Photographer's Note

Salar de Surire - Courtship at 4.245 meters

Young flamingos are born with gray or white plumes. The plumes of an adult bird range from very light pink to red. Flamingos obtain this colour by extracting bacteria and beta carotene from their food.

Of the six different types of flamingos that live on earth, three species are found at the Salar de Surire. These are:
- Andes flamingo (Phoenicoparrus andinus)
- James’ flamingo (Phoenicoparrus jamesi)
- Chilean flamingo (Phoenicopterus chilensis)

On the picture you see James’ flamingos (named for Harry Berkeley James, a British naturalist who studied the bird). You can recognize them by their short, yellow beak with a black tip.
They have long, thin legs. The plumage is similar for both sexes. The body length is 110 cm and the weight 2 kg.

Their food consists of microscopic algae in the salt lake. The population is small and the animal is vulnerable. This species is now protected on its main breeding grounds.

Flamingos are able to fly. A pink flamingo against the blue sky is a wonderful sight. But I saw it only twice and have no picture of it (both times I was in a moving car).

At my previous picture of the salt lake Mariusz asked how close you can approach these flamingos. That’s difficult to tell and it depends on the circumstances.
Of course you should move very very slowly and not make noises. The excursions from Putre are made in a small group (since this isn’t the most visited area in the country).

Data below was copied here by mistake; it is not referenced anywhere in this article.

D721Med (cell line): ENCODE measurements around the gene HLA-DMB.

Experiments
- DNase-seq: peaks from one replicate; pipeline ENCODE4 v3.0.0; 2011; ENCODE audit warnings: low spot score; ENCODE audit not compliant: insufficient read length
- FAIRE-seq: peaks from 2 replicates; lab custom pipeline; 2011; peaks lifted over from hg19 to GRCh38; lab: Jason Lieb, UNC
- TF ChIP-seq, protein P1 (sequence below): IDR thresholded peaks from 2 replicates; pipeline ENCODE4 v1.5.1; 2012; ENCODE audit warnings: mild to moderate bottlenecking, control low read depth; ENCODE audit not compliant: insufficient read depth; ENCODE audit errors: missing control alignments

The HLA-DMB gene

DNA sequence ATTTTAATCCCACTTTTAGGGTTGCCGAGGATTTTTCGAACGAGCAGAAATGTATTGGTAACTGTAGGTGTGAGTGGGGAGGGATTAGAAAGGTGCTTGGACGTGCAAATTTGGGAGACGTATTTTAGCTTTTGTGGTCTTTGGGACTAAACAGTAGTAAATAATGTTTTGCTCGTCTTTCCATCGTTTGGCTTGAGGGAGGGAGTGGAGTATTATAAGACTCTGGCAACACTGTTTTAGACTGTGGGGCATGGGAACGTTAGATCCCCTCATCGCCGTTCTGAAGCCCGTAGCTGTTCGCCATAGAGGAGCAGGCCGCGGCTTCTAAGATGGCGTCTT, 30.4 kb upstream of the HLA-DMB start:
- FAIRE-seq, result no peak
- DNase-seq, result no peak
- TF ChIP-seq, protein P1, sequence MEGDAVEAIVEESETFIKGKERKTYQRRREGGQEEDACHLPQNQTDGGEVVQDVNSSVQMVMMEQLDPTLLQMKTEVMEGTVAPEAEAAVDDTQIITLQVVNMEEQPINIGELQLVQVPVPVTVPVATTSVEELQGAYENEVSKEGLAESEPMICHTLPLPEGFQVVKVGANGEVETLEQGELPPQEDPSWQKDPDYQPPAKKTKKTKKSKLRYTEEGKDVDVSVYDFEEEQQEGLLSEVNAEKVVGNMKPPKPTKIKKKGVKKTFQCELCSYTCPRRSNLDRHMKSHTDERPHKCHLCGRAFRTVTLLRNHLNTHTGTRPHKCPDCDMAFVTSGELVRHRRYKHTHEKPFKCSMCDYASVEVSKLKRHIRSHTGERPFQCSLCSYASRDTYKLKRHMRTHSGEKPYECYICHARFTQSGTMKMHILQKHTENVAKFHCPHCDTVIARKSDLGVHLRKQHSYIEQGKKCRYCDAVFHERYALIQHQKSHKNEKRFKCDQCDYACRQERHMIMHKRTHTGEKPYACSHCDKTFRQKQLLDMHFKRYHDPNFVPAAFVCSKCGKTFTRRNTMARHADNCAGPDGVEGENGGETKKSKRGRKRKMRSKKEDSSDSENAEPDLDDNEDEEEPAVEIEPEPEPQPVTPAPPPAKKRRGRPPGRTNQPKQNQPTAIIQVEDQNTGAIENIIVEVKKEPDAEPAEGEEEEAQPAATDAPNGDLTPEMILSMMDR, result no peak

I made the tour to Salar de Surire together with a young couple from Arica. Including the driver/guide there were just the four of us. The lady was still not used to the altitude and stayed in the car together with the driver. Therefore we were only the two of us to hike from the track to the lake.

We walked very slowly, stopped regularly, waited for a while and didn’t talk. The flamingos did not seem to notice us. At least they didn’t look in our direction (not like vicuñas do from the moment you step out of the car).

But at a given moment, we noted that as we went closer, they went further away with exactly the same distance but without looking in our direction. They’re always very busy looking for food.
At a certain point we feared that the birds would really be startled and then we took our pictures from there, even when we had hoped to be able to approach nearer.

It’s difficult to estimate the exact distance between us and the flamingos. The picture in the workshop perhaps gives you a better idea.
Afterwards I'm actually quite happy with my pictures. (Perhaps I’m too little critical …)

Information on the flamingos: from our guide and from Wikipedia.

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Additional Photos by Paul VDV (PaulVDV) Gold Star Critiquer/Silver Workshop Editor/Gold Note Writer [C: 6421 W: 22 N: 15100] (59735)
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